Theoretical Analysis of Acetyltriazene and the Mechanistic Implications of Its Reaction with Acid

Judy L. Ozment, Ann M. Schmiedekamp, Laurie A. Schultz-Merkel, Richard H. Smith, Christopher J. Michejda

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Theoretical calculations have been carried out on the protonation of 3-acetyltriazene in order to provide insight into the mechanism of the acid-catalyzed decomposition of acyltriazenes. We have previously reported the results of calculations on a series of alkyltriazenes. Ab initio RH F calculations were carried out at the 3–21G level to determine the optimized SCF energies and geometries of the neutral molecule and some site-specific protonated species. This allowed an estimate of the proton affinity at each site. Experimental studies on alkyltriazenes indicated that initial protonation at the N3 site was critical in the acid catalysis mechanism, even though the calculated proton affinities indicated that N1 was a more basic site. In the case of the acyltriazenes, the calculations showed that the proton affinity at N3 was much lower than that at N1 or at the carbonyl oxygens. The geometrical changes produced by protonations at the various sites indicated that the N2-N3 bond shows a propensity for cleavage upon protonation at either N3 or at the carbonyl oxygen. These results suggest that acid-catalyzed decomposition of acetyltriazene would involve the breakage of the N2-N3 bond, rather than the hydrolysis of the acyl group. Subsequent experimental data supported this conclusion. A linear scaling method was applied to the geometric and energetic results from the semiempirical AM1 code to predict the results of the 3–21 G calculations with a surprising degree of success. A predictor function to allow AM1 geometries and proton affinities to provide a good estimate of 3–21 G results is given, and the limitations are discussed.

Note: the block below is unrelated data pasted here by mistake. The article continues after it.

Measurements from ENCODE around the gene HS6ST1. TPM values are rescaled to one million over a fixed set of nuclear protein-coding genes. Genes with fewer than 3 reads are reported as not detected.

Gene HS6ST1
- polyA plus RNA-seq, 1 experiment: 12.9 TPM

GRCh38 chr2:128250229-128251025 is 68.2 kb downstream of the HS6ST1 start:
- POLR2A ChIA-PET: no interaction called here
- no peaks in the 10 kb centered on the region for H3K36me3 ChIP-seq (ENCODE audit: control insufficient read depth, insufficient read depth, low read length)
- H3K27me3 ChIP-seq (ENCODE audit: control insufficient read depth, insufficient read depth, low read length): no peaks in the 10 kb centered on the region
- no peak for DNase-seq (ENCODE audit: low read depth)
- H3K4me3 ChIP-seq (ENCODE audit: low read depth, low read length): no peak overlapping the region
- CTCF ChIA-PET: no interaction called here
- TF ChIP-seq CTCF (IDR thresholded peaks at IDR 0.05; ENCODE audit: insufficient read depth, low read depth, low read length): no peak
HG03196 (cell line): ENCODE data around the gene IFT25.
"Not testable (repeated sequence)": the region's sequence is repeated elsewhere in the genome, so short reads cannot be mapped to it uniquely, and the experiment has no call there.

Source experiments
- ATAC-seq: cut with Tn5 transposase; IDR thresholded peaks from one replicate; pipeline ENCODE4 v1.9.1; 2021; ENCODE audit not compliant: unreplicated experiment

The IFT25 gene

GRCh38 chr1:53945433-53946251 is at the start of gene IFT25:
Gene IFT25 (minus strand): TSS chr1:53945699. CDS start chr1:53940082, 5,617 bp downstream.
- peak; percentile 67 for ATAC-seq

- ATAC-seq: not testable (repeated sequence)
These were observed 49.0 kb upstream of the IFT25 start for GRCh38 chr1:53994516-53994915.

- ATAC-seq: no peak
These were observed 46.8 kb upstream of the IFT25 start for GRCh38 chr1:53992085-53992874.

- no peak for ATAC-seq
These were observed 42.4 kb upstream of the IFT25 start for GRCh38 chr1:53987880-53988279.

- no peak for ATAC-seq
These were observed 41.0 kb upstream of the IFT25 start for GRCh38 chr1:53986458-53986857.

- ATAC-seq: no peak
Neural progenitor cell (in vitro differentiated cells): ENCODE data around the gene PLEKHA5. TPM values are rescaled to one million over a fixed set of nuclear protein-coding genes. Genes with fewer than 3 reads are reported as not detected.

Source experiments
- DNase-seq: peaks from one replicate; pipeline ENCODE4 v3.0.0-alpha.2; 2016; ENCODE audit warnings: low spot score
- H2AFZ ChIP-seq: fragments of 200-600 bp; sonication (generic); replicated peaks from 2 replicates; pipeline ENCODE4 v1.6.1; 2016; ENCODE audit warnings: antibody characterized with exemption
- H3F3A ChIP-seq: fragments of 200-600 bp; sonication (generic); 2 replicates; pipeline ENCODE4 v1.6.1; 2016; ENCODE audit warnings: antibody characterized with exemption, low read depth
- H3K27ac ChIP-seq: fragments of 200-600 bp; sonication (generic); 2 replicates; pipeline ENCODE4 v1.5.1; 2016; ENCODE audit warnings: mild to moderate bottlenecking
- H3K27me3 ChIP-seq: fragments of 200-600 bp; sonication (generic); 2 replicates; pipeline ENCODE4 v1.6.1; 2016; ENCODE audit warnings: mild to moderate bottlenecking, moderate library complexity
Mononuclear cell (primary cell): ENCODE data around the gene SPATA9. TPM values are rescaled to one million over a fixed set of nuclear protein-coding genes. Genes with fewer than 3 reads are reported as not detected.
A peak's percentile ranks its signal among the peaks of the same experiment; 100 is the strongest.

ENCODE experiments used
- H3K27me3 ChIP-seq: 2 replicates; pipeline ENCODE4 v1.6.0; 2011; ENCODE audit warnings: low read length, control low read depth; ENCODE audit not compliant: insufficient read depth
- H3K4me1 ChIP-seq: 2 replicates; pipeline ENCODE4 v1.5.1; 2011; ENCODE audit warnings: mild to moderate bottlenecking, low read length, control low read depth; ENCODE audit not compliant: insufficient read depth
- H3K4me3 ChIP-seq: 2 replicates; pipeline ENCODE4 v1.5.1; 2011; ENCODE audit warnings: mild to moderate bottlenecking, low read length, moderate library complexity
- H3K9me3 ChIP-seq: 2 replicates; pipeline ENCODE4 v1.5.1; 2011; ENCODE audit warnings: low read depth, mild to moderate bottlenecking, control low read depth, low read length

Original languageEnglish (US)
Pages (from-to)397-405
Number of pages9
JournalJournal of the American Chemical Society
Issue number2
StatePublished - Jan 1 1991

All Science Journal Classification (ASJC) codes

  • Catalysis
  • General Chemistry
  • Biochemistry
  • Colloid and Surface Chemistry


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